As Scotland’s vote on independence fast approaches officers of the Flag Institute are being kept very busy answering press enquiries from around the World. Our role as the UK’s national flag charity is to inform any public debate about flags, so we do our best to answer all such enquiries.
Here is the result of one such interview, conducted in this case for the Mail on Sunday:
“Hi Charles, thanks for a fascinating interview earlier today. Below I’ve pasted some of the flag designs we discussed. I have taken the liberty of inserting the ‘green option Union Jack’ (Number 2 below) because I think your comments surrounding Welsh representation and the possible unifying symbolism for Northern Ireland are particularly interesting. Hope that’s ok.
I’ve said to the newsdesk you’re not ranking these flags in any particular order – you’re basically offering general thoughts on possible designs.
As well as a piece on flag options I’m also doing up a straight news story on the general uncertainty and confusion surrounding contingency plans for the Union Jack. I plan to quote you and the Flag Institute in that as well and will drop you an email with the nuts of it.
The news story will include a few brief pars on how the Union Jack actually came to be. Would you mind casting an eye over to ensure I’ve got that history right?
Many thanks for your help in all this – it is much appreciated. The newsdesk is aware that you’re available to do a piece in the event of a ‘yes’ vote.
Number 1: ‘This is the safe option – essentially the current Union Jack with the blue of Scotland’s saltire replaced by black from Wales’ flag of St.David,’ says Mr Ashburner. ‘The advantage is that it’s still recognisable. But perhaps what is needed is a completely clean break. A new flag for the remaining United Kingdom with the old Union Jack becoming a symbol of British-ness for those who still wish to celebrate that.’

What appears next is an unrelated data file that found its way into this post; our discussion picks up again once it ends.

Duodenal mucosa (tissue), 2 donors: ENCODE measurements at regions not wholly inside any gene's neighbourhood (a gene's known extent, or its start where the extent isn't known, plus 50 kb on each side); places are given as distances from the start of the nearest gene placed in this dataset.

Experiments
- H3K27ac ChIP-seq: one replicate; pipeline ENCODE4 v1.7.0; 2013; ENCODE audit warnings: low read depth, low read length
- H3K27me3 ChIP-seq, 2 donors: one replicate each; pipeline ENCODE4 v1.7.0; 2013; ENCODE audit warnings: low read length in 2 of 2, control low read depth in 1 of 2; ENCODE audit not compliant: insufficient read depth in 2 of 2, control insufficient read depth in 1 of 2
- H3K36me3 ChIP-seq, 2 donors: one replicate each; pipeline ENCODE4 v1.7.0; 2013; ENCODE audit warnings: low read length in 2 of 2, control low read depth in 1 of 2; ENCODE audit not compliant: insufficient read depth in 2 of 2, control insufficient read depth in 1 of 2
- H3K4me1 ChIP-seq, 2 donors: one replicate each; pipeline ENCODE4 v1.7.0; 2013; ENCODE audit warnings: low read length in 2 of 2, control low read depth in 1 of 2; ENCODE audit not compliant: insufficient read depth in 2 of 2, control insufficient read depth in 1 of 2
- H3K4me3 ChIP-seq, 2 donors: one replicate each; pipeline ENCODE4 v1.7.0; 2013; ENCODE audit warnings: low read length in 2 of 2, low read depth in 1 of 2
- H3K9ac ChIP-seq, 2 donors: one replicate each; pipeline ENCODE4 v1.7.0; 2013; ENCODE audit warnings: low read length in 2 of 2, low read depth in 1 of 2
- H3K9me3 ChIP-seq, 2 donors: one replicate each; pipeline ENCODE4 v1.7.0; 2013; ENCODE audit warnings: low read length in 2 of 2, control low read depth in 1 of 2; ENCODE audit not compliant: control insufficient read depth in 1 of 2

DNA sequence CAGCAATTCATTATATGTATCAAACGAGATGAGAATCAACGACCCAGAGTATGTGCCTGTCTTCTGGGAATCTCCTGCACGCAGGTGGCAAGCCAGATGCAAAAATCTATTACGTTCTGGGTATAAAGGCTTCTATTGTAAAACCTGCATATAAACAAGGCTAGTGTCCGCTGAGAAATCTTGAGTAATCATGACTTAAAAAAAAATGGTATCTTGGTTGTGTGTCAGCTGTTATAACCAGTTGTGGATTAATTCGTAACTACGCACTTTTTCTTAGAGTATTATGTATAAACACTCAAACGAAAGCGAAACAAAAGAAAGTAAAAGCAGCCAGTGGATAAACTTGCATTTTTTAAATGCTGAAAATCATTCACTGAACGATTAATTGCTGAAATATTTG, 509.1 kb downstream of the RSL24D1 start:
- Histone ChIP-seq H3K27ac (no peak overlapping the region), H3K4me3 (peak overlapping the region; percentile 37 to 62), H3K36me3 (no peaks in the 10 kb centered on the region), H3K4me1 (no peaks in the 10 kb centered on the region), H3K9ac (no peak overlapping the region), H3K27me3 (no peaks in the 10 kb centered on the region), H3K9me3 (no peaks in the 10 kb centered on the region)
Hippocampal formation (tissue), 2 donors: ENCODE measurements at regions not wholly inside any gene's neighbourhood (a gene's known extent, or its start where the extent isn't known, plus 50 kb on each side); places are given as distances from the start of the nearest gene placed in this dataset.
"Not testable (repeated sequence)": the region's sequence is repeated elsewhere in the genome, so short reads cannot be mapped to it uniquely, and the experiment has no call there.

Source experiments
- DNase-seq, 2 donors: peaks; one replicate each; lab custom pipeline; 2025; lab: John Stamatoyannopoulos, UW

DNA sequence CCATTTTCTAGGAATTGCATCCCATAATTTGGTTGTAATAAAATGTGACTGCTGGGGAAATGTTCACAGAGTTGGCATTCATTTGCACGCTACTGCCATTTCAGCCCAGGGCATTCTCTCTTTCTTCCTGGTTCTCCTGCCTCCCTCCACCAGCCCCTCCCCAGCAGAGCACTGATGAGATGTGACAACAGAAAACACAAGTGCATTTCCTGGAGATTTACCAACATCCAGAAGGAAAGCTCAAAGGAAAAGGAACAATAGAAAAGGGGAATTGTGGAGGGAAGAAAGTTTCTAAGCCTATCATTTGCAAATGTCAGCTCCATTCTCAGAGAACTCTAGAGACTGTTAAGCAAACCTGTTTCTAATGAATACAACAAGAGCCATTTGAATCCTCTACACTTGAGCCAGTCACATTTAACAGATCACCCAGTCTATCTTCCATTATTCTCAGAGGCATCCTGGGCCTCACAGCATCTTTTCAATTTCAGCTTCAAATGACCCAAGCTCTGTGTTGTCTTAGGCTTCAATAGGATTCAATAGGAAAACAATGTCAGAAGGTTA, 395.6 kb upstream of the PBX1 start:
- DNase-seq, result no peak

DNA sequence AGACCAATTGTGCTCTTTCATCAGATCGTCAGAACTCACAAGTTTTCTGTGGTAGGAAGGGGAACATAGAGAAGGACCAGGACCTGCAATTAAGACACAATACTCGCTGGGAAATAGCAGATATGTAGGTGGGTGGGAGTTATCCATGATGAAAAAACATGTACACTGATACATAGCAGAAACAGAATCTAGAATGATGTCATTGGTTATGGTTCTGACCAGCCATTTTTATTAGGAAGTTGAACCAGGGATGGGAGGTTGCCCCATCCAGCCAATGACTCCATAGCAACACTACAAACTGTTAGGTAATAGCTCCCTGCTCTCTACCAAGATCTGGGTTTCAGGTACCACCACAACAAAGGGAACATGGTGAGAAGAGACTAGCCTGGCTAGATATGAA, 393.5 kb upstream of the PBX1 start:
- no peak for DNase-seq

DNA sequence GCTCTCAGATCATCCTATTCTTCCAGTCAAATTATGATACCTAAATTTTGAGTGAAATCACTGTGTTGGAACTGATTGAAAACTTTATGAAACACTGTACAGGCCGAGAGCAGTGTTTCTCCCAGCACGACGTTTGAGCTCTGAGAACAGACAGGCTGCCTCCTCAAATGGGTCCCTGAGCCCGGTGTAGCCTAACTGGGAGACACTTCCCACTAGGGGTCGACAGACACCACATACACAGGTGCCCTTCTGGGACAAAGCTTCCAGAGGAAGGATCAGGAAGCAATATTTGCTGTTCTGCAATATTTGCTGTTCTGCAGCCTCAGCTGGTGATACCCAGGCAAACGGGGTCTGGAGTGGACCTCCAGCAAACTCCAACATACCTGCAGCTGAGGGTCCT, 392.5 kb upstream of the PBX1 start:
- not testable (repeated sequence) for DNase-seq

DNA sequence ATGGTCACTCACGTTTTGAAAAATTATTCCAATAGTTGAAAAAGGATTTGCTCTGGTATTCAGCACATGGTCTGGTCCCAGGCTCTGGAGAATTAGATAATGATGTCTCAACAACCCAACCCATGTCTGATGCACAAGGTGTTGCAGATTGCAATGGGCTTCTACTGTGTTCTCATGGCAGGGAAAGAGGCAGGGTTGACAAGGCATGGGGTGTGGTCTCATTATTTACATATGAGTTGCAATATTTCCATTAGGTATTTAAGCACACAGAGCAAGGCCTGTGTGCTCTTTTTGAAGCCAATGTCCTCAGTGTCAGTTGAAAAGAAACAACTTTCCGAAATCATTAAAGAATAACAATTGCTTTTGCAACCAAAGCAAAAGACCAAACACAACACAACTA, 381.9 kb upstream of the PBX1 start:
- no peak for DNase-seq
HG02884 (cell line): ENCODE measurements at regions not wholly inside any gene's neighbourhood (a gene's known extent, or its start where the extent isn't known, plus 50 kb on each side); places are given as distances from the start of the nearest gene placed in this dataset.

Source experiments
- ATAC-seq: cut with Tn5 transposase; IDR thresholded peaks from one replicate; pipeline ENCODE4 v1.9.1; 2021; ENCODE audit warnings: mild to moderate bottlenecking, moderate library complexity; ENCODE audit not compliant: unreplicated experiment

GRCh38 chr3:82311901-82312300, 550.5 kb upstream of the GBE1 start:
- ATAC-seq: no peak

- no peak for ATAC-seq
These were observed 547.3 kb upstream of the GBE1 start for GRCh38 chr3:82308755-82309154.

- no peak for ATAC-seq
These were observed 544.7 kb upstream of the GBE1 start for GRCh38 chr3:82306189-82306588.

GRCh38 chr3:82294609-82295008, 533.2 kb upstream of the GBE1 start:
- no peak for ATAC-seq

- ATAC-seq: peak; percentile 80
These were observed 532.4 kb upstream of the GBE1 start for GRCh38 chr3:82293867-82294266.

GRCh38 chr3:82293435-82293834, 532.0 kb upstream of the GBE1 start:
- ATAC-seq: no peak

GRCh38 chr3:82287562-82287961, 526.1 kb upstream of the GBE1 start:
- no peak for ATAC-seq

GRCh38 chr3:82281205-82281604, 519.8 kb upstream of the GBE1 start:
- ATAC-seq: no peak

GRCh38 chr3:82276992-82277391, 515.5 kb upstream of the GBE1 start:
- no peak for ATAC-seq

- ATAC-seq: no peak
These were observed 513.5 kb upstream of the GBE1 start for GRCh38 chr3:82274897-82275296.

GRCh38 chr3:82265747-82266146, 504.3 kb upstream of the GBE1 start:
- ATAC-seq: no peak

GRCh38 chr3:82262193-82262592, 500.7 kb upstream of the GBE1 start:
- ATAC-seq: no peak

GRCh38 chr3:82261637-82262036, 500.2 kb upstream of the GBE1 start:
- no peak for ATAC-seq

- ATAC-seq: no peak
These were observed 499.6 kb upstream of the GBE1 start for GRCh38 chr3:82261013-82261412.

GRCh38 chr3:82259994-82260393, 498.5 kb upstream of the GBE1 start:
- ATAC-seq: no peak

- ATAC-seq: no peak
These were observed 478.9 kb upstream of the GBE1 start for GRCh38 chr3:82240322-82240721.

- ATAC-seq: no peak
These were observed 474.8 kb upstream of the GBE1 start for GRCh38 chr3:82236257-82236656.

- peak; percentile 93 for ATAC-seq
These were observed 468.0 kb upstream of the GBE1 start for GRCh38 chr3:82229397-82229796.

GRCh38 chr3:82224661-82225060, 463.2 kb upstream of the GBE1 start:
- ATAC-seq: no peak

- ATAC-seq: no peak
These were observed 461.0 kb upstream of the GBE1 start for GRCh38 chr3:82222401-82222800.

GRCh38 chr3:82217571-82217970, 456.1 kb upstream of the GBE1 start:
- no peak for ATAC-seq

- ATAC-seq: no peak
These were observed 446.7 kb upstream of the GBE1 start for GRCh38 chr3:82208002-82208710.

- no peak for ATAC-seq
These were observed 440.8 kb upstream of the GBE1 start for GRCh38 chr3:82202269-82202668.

Number 2 – Again, based on the current design but this replaces blue with green to give the Welsh representation on the UK flag for the first time. ‘This would be popular in Wales, although a darker green would be more appropriate,’ says Mr Ashburner. ‘Green, when added to the still very clear Union Flag design, could perhaps also be a way of representing both loyalist and nationalist elements in Northern Ireland which might be inclusive and unifying. However I suspect this much green would be just too Welsh for the English.’
Number 3: Red is always a good background colour for a flag and the Wyvern – it’s not a dragon – is a genuine Anglo-Saxon flag motif. ‘The problem is that we’re not all of Anglo-Saxon descent,’ says Mr Ashburner. ‘This design doesn’t have all the answers but it does break away completely from the Union Jack. It would be exciting to find something that spoke to all three remaining countries. Perhaps some kind of central garland featuring plant symbols of England, Wales and Northern Ireland – the rose, daffodil and shamrock.’
Number 4: ‘This one is clearly tongue-in-cheek, the road, the rain, the suggestion that we’re subservient to the United States,’ says Mr Ashburner. ‘But I think the basic design would have merits if it incorporated national symbols. For one thing the road layout reflects the ancient Celtic cross, which pre-dates the Christian cross. People forget that the current Union Jack is essentially made up of Christian crosses even though many people in these islands are no longer Christian.
Number 5: ‘I’m probably going to regret suggesting this as a basis for any new flag,’ says Mr Ashburner. ‘I would certainly get rid of the Commonwealth motifs at the top and it would have to look much less American. Elements of the old Union Jack in the centre might also have to go. But I do like the idea of stars or symbols representing different regions of the country. That would also allow adaptability in the future if further regional devolution were to take place.’
The resulting (much reduced) article can be seen online here